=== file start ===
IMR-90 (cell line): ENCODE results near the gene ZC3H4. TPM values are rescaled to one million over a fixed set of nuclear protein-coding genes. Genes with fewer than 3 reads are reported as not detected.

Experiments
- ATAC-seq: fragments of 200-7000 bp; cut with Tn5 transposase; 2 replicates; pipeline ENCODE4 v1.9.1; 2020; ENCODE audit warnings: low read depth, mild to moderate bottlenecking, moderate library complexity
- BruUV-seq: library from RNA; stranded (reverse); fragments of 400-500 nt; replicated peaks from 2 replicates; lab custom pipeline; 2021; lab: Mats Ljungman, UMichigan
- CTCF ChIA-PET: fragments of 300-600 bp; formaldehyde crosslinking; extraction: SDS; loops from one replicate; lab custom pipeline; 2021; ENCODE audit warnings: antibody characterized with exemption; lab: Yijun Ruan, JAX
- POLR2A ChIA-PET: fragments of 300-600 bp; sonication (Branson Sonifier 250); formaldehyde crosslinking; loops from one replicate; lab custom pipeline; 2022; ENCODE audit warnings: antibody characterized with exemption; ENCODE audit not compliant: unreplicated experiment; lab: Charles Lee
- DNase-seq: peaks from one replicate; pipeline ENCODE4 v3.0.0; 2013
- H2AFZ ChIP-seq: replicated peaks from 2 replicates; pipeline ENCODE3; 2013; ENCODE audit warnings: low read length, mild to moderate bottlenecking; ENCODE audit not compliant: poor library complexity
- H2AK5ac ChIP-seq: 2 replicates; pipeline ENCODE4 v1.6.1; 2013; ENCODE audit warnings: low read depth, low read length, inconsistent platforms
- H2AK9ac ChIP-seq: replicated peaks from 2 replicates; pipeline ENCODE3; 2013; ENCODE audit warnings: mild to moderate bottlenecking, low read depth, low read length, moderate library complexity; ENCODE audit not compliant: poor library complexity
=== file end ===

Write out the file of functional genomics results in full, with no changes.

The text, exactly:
IMR-90 (cell line): ENCODE results near the gene ZC3H4. TPM values are rescaled to one million over a fixed set of nuclear protein-coding genes. Genes with fewer than 3 reads are reported as not detected.

Experiments
- ATAC-seq: fragments of 200-7000 bp; cut with Tn5 transposase; 2 replicates; pipeline ENCODE4 v1.9.1; 2020; ENCODE audit warnings: low read depth, mild to moderate bottlenecking, moderate library complexity
- BruUV-seq: library from RNA; stranded (reverse); fragments of 400-500 nt; replicated peaks from 2 replicates; lab custom pipeline; 2021; lab: Mats Ljungman, UMichigan
- CTCF ChIA-PET: fragments of 300-600 bp; formaldehyde crosslinking; extraction: SDS; loops from one replicate; lab custom pipeline; 2021; ENCODE audit warnings: antibody characterized with exemption; lab: Yijun Ruan, JAX
- POLR2A ChIA-PET: fragments of 300-600 bp; sonication (Branson Sonifier 250); formaldehyde crosslinking; loops from one replicate; lab custom pipeline; 2022; ENCODE audit warnings: antibody characterized with exemption; ENCODE audit not compliant: unreplicated experiment; lab: Charles Lee
- DNase-seq: peaks from one replicate; pipeline ENCODE4 v3.0.0; 2013
- H2AFZ ChIP-seq: replicated peaks from 2 replicates; pipeline ENCODE3; 2013; ENCODE audit warnings: low read length, mild to moderate bottlenecking; ENCODE audit not compliant: poor library complexity
- H2AK5ac ChIP-seq: 2 replicates; pipeline ENCODE4 v1.6.1; 2013; ENCODE audit warnings: low read depth, low read length, inconsistent platforms
- H2AK9ac ChIP-seq: replicated peaks from 2 replicates; pipeline ENCODE3; 2013; ENCODE audit warnings: mild to moderate bottlenecking, low read depth, low read length, moderate library complexity; ENCODE audit not compliant: poor library complexity